Dr Barry Marshall was convinced that H.pylori bacteria causes stomach ulcers, but no one believed him. Since it was illegal to test his theory on humans, he drank the bacteria himself, developed ulcers within days, treated them with antibiotics and went to win a Nobel prize.
James McCune Smith, the first African-American doctor, was rejected from all American colleges and had to attend the University of Glasgow in Scotland, where he graduated at the top of his class.
In the 1900s doctors warned women that riding a bicycle may cause them to acquire “bicycle face”.
In 1901, a doctor was told mid-surgery that he was needed urgently elsewhere, to which he responded that he could not leave “even for the President of the United States”. He was then told he needed to operate on William McKinley, the President of the United States. The doctor maintained his claim and actually didn’t leave.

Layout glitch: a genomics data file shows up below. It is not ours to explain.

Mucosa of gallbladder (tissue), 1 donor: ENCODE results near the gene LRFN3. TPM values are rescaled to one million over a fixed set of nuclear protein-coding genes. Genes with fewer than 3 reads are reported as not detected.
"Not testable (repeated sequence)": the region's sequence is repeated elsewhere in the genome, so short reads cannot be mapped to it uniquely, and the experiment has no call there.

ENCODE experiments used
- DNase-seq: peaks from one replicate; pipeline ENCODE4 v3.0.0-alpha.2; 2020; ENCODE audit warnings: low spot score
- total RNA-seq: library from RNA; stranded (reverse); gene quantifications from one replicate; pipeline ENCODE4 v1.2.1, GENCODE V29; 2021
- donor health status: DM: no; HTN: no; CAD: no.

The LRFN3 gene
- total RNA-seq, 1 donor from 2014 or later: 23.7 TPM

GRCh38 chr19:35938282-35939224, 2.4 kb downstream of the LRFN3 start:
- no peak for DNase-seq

The youngest doctor in the history of the USA graduated medical school at age 17.
50 years before women were allowed to enroll into medical school, Margaret Ann Bulkley dressed as a man for 56 years to study medicine and become her alter-ego, Dr James Barry. It was only when she died in 1865 that her secret was exposed after 46 years working as an army medical officer.
During WW2, an Italian doctor prevented Nazis from taking Jewish patients by claiming they suffered the fictitious ‘K Syndrome’. He saved 45 lives.
In 1984, a 1-year-old received a heart transplant from a baboon but ended up dying 21 days later due to rejection. When questioned with why a baboon and not a primate more closely related to humans, the surgeon said he didn’t believe in evolution.
In 2003 an ER doctor in Idaho saved a patient’s life by performing emergency surgery with a cordless drill in a church parking lot to relieve pressure on his brain caused by internal bleeding.